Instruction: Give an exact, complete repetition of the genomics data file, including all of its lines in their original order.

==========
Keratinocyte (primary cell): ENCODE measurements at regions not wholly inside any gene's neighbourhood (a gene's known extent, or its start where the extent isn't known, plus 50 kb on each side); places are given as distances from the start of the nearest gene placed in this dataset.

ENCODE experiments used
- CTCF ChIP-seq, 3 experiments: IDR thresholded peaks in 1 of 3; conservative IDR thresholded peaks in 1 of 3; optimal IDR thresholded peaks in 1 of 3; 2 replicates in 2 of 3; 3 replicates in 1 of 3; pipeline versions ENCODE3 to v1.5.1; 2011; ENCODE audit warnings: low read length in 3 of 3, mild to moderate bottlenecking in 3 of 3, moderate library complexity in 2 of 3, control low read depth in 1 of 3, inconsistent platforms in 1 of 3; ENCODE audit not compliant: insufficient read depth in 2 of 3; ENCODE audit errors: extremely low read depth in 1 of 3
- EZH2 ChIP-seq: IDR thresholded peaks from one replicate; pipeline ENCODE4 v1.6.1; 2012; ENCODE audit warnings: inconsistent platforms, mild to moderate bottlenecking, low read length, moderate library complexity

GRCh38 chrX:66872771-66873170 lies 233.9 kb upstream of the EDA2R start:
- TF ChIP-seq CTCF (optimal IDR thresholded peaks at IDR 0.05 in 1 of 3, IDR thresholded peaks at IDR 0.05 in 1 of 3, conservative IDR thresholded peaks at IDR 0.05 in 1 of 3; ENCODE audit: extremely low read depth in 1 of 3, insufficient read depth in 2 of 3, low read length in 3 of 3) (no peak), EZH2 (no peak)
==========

Keratinocyte (primary cell): ENCODE measurements at regions not wholly inside any gene's neighbourhood (a gene's known extent, or its start where the extent isn't known, plus 50 kb on each side); places are given as distances from the start of the nearest gene placed in this dataset.

ENCODE experiments used
- CTCF ChIP-seq, 3 experiments: IDR thresholded peaks in 1 of 3; conservative IDR thresholded peaks in 1 of 3; optimal IDR thresholded peaks in 1 of 3; 2 replicates in 2 of 3; 3 replicates in 1 of 3; pipeline versions ENCODE3 to v1.5.1; 2011; ENCODE audit warnings: low read length in 3 of 3, mild to moderate bottlenecking in 3 of 3, moderate library complexity in 2 of 3, control low read depth in 1 of 3, inconsistent platforms in 1 of 3; ENCODE audit not compliant: insufficient read depth in 2 of 3; ENCODE audit errors: extremely low read depth in 1 of 3
- EZH2 ChIP-seq: IDR thresholded peaks from one replicate; pipeline ENCODE4 v1.6.1; 2012; ENCODE audit warnings: inconsistent platforms, mild to moderate bottlenecking, low read length, moderate library complexity

GRCh38 chrX:66872771-66873170 lies 233.9 kb upstream of the EDA2R start:
- TF ChIP-seq CTCF (optimal IDR thresholded peaks at IDR 0.05 in 1 of 3, IDR thresholded peaks at IDR 0.05 in 1 of 3, conservative IDR thresholded peaks at IDR 0.05 in 1 of 3; ENCODE audit: extremely low read depth in 1 of 3, insufficient read depth in 2 of 3, low read length in 3 of 3) (no peak), EZH2 (no peak)